How can one interpret act 1, scene 2 of Shakespeare's Romeo and Juliet?

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The scene is important because it lays bare the enormous hurdles that Romeo and Juliet will need to overcome if they're to be together. In Verona at that time, arranged marriages were very much the norm among noble families. Marriage was seen primarily as a means of establishing strategic political...

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The scene is important because it lays bare the enormous hurdles that Romeo and Juliet will need to overcome if they're to be together. In Verona at that time, arranged marriages were very much the norm among noble families. Marriage was seen primarily as a means of establishing strategic political alliances between prominent families such as the Montagues and the Capulets; love didn't really enter the equation at all. Even if their respective warring clans weren't constantly at each other's throats, it would still be virtually impossible for Romeo and Juliet to get married.

In act 1, scene 2, Lord Capulet is clearly very impressed with Paris, the dashing young nobleman. He is just the kind of man Capulet thinks would be a perfect husband for his young daughter. Capulet comes across in this scene as a loving father but still very much a man of his time and class. Although he claims to defer to Juliet's choice of a future husband, in reality he's as subject to prevailing norms and social structures as she is. We sense, therefore, that when push comes to shove, Capulet will insist on his daughter's getting married to Paris, irrespective of her wishes.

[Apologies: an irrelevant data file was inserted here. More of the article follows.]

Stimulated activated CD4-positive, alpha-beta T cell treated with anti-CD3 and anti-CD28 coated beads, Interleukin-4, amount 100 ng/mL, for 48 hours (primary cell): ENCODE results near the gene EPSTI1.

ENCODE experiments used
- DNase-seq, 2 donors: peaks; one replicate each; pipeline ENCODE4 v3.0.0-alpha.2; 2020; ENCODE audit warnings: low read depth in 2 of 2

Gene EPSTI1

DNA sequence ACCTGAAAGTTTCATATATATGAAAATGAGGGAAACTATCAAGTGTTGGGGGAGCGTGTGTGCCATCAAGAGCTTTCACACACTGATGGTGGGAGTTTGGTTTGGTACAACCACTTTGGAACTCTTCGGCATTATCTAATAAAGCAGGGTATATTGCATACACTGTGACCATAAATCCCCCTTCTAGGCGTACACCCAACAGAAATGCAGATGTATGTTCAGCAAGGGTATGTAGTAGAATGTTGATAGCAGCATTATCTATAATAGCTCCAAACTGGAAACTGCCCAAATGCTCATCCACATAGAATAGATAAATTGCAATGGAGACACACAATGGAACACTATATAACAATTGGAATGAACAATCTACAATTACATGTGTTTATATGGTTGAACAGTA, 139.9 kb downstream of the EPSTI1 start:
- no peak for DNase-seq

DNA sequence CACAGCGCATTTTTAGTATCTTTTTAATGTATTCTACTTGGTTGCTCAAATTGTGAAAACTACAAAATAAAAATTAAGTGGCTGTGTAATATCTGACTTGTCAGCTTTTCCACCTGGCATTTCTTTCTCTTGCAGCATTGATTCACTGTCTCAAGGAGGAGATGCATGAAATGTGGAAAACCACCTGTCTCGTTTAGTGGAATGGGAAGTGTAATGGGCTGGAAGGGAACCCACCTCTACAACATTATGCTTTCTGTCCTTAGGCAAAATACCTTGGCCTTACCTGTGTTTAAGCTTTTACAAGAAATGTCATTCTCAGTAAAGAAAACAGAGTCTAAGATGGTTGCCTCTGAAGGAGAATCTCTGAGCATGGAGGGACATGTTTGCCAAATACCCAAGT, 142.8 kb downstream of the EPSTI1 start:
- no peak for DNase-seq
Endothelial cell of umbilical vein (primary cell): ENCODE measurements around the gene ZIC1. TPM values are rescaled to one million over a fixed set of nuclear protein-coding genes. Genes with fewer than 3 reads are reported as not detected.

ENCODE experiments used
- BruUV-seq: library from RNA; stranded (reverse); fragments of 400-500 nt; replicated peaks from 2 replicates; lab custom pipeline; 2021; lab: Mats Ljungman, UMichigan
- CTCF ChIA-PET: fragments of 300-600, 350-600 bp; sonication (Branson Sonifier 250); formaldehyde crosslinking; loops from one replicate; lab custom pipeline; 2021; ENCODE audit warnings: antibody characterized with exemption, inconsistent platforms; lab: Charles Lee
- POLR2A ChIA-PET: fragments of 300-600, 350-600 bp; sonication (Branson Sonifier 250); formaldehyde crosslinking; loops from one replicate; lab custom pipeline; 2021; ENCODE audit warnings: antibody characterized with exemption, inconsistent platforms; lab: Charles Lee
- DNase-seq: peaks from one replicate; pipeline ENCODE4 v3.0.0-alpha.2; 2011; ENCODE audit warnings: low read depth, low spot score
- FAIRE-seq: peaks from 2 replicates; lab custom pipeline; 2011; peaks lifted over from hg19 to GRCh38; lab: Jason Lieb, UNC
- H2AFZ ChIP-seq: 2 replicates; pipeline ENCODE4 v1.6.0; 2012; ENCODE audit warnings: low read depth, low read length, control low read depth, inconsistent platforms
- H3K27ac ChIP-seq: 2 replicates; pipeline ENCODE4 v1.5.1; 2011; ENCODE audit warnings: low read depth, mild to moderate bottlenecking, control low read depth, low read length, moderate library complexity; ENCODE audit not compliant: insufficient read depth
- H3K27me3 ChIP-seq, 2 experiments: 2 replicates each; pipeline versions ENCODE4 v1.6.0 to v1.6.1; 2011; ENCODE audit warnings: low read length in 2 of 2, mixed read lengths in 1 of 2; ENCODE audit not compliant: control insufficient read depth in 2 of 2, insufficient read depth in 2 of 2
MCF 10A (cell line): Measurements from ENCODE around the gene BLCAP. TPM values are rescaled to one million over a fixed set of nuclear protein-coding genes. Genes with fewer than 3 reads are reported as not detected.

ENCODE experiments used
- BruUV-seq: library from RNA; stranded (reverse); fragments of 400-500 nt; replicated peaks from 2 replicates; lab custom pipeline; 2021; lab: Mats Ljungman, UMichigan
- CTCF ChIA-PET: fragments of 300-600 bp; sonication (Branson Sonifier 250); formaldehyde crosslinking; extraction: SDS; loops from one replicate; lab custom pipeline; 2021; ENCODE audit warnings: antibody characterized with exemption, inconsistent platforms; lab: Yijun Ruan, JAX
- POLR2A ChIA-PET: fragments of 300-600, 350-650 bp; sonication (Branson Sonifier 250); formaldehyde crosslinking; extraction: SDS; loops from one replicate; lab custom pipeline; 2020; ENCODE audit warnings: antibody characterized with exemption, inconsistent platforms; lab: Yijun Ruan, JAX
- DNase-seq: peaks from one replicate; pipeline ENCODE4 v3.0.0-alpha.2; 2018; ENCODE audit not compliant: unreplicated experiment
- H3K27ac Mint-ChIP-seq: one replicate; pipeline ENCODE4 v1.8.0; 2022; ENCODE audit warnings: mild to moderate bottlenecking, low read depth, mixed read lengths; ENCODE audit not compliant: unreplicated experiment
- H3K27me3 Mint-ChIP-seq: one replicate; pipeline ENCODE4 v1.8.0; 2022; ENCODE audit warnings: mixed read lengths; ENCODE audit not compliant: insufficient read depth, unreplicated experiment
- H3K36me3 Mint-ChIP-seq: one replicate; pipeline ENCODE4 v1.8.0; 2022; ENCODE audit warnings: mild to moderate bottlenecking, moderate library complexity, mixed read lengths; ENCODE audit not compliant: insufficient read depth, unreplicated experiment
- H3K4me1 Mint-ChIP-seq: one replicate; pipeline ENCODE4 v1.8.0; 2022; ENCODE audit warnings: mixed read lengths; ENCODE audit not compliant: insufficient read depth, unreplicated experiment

The scene demonstrates to what extent meaningful choices in this society are restricted by the imposition of inherited standards of conduct on often reluctant individuals. This is precisely what happens to Romeo and Juliet, and it is a significant factor in their tragic demise.

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Scene 2 of Act 1 is actually a pretty enlightening and important scene, especially in terms of characterization. While we can interpret the scene to learn a little bit about Paris's character, we learn quite a lot about Lord Capulet's character.

One of the important things we learn about Capulet's character from this scene is that he genuinely cares about Juliet's well-being, wants, and needs. We learn this about Capulet through his response to Paris's request to marry Juliet. Capulet believes that Juliet is far too young right now to be married, as we see in his lines, "My child is yet a stranger in the world, / She hath not seen the change of fourteen years" (I.ii.8-9). Plus, she is his only child, and he most likely wants to enjoy her company as his child a bit longer, as he implies in the lines, "The earth hath swallowed all my hopes but she; / She is the hopeful lady of my earth" (14-15). Therefore, Capulet does not want to do Juliet any disservices by having her married too young. We also see just how important Juliet's own opinions, wants, and needs are to Capulet when he tells Paris that his own consent to the marriage is only part of what Paris will need to marry Juliet. Capulet believes that Juliet must also approve of the match; he does not want to marry her to anyone she does not like.

We learn less about Paris than we do about Capulet in this scene. But one thing we do learn for sure is that Paris is very obviously deeply in love with Juliet. This is evident from the fact that this is apparently not the first time that he has asked Capulet for Juliet's hand in marriage. We also learn that Paris is a very respectful gentleman, which we can glean from the fact that he refers to both Capulet and Montague as men "[o]f honourable reckoning" (4).

Therefore, while this scene seems to be of lesser importance, we can use it to interpret great deal about the characterization of both Capulet and Paris.

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